Hannibal is the boyhood home of Mark Twain. Situated on the banks of the Mississippi River, it still has the untouched aura of small town 19th-century life. You can walk through Clemens’ house and go down to the wharf and watch the barges as he must’ve done as a boy.
Where the Mississippi rounds St Louis, you’ll see the Gateway Arch, the centerpiece of the Jefferson National Expansion Memoral. The arch is the tallest man-made monument in the USA and the state’s tallest acccessible building. Unfortunately, there is no good parking place. So be prepared to circle or pay, if you can find a vacancy.
Ever heard of Grant’s Farm bread? It comes from Grant’s Farm, outside St Louis, now owned by Anheuser-Busch. You can park at the Ulysses S Grant National Historic Site—the family home of Colonel Frederick Dent, Grant’s father-in-law—administered by park rangers. Also on the property is the couple’s first house, Hardscrabble, which you pass via the shuttle to Grant’s Farm zoo.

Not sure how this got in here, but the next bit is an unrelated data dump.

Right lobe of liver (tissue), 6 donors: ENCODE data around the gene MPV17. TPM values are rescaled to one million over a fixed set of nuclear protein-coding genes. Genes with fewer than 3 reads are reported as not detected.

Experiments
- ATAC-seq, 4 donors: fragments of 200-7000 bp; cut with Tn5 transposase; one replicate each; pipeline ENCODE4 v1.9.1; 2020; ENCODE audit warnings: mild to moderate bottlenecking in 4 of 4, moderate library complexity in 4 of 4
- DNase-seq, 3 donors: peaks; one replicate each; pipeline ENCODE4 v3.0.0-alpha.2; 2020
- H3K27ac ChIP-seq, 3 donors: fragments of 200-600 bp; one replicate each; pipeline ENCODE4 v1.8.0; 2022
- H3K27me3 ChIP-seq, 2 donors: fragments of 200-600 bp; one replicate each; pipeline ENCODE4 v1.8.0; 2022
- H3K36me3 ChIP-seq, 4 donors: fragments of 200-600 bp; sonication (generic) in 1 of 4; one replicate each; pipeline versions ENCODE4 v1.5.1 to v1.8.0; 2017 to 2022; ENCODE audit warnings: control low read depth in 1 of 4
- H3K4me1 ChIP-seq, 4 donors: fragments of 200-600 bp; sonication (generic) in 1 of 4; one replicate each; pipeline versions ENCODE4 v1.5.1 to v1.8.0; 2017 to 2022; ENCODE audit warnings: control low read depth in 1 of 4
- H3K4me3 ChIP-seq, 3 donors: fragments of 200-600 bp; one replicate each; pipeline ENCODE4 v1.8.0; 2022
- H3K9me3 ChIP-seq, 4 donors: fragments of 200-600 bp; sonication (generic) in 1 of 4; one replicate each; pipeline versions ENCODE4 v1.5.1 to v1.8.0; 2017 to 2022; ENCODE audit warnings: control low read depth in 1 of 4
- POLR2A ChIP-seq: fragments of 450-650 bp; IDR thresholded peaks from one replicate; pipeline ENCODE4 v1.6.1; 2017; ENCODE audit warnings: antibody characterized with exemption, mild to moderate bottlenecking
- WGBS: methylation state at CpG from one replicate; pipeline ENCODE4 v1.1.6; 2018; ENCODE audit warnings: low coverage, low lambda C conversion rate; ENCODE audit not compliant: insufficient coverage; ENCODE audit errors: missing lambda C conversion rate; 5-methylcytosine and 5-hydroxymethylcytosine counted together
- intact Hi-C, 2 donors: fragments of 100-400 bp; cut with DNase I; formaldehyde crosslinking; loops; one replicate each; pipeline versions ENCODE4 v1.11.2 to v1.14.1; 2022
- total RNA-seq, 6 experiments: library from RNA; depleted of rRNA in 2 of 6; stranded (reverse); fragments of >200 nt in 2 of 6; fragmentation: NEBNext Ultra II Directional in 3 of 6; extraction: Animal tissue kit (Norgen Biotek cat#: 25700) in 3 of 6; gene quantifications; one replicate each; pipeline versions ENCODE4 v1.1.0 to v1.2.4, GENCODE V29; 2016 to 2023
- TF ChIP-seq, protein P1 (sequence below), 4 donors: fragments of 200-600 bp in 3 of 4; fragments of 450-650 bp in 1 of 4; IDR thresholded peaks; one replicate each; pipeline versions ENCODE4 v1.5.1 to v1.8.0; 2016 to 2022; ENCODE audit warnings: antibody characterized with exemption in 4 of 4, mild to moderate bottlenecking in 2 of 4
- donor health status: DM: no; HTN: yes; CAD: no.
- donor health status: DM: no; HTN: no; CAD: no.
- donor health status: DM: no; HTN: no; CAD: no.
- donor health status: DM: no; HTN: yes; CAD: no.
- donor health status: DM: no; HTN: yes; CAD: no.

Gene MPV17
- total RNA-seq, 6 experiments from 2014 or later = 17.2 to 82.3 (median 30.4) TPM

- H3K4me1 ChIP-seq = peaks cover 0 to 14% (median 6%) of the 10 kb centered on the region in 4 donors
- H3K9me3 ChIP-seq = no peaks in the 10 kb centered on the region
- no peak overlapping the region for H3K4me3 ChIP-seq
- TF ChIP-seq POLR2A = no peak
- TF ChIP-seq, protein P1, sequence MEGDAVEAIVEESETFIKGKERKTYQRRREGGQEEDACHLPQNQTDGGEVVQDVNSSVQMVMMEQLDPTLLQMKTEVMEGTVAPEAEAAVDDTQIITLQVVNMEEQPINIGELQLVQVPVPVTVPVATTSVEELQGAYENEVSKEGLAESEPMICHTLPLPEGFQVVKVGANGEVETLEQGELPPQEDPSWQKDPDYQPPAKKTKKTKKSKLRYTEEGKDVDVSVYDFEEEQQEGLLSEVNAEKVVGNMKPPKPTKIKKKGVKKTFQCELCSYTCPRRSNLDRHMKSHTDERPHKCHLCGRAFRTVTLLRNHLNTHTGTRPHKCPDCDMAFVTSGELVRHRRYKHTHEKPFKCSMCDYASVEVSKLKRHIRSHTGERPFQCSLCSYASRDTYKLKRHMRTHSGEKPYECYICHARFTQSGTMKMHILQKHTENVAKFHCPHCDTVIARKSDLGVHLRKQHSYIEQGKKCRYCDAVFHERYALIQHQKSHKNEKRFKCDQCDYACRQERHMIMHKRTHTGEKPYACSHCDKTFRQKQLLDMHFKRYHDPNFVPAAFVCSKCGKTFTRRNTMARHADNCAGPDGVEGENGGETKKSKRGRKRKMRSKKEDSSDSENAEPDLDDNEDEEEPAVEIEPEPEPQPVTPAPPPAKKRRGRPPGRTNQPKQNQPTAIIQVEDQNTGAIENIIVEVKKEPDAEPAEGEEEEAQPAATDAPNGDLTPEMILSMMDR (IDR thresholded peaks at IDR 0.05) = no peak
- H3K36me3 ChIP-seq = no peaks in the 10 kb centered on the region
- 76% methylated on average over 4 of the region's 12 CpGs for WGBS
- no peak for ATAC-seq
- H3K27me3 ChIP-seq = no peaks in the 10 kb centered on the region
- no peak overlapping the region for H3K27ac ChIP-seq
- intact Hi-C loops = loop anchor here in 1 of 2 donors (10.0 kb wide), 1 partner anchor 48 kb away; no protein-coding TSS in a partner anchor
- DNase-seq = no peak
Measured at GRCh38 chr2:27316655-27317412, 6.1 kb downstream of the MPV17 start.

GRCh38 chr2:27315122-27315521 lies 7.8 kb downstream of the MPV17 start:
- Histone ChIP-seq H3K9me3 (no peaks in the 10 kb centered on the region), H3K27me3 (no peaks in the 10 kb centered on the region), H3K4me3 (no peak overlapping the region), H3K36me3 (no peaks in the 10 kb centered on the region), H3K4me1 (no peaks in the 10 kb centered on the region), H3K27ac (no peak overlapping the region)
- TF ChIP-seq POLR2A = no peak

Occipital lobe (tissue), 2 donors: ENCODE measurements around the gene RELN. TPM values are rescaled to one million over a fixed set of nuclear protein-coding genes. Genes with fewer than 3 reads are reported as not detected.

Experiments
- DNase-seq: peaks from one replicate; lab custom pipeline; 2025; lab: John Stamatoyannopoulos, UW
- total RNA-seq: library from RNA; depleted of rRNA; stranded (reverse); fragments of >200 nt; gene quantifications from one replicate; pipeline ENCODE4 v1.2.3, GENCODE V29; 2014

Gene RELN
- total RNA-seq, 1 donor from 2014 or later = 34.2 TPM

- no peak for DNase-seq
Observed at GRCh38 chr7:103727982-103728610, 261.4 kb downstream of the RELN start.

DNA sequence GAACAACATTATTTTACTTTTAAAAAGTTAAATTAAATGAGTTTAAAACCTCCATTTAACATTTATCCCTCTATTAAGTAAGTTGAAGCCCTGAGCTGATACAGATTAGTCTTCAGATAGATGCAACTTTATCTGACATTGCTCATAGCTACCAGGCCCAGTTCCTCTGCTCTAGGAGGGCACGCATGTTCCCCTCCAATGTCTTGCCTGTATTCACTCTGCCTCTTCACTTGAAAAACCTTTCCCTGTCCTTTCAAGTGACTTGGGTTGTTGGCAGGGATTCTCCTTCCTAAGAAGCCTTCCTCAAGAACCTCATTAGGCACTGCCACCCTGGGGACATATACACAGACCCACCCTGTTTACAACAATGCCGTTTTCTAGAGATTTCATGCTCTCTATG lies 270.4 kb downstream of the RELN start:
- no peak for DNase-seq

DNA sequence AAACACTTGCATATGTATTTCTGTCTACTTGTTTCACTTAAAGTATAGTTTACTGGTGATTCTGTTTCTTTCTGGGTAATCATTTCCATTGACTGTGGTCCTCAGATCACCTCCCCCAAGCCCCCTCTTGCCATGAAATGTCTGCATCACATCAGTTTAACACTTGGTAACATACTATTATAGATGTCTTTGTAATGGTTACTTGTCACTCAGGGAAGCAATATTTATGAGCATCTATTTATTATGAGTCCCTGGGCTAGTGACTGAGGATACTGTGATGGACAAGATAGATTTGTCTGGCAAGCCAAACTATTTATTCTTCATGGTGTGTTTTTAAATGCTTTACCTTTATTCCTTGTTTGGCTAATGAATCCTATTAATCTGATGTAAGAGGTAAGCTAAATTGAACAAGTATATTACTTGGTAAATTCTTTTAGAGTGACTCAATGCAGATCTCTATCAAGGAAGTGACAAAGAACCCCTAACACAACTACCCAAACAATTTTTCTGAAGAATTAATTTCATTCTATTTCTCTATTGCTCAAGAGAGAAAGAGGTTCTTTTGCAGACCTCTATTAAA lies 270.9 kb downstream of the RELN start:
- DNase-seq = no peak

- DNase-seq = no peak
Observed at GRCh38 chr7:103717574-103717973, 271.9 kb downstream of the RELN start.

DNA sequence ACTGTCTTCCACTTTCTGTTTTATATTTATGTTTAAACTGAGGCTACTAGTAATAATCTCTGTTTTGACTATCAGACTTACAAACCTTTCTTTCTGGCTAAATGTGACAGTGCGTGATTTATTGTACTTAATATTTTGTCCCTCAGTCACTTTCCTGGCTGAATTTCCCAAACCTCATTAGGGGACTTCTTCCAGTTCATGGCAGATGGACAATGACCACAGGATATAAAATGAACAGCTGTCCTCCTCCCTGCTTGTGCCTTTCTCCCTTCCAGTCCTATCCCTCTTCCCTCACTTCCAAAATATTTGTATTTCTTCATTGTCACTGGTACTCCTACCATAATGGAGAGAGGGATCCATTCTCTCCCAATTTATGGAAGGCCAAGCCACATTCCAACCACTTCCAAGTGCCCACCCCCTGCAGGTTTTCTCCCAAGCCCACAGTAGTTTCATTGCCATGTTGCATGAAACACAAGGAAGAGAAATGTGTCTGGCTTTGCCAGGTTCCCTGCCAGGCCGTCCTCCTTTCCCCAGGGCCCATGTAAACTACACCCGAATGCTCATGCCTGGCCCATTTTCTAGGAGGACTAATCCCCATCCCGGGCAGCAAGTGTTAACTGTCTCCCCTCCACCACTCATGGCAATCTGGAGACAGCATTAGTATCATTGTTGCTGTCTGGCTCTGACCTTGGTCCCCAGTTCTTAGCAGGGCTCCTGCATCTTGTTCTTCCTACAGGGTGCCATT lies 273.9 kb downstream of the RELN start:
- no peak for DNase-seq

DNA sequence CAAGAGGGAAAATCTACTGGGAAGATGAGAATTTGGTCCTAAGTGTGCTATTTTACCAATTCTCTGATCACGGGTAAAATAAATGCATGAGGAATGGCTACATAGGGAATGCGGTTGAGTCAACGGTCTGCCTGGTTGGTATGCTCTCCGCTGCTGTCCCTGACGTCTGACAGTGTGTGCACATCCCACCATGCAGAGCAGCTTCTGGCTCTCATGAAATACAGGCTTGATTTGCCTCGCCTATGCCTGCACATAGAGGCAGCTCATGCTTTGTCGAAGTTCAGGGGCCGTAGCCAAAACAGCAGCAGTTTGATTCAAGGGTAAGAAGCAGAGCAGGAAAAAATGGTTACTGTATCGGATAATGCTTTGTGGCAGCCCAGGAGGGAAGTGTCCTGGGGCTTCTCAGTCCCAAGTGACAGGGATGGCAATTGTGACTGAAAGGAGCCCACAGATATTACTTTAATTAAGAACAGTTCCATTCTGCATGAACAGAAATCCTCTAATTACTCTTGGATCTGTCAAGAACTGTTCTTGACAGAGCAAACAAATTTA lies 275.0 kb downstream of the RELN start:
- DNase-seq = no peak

North of Cape Girardeau you’ll cross the Trail of Tears National Historic Trail, which passes through nine states. It commemorates the 1830 relocation of Cherokee, Chickasaw, Choctaw, and Creek from their native land to Indian territory. Along the way many died. Nearby is the Trail of Tears State Park.
The river meanders and winds, so that, following the signs for the Great River Road, if you cross a bridge or two, you may find yourself sometimes on the east side, sometimes on the west side. At New Madrid, Missouri, which calls itself the oldest US city west of the Mississippi, you’ll have opportunity to learn about the great earthquake of 1811-12, which remains the most powerful quake ever to hit the Eastern US. As a side trip, you may want to explore Reelfoot Lake, in Tennessee, a lake formed by the quake, when the Mississippi flowed backward for up to 24 hours.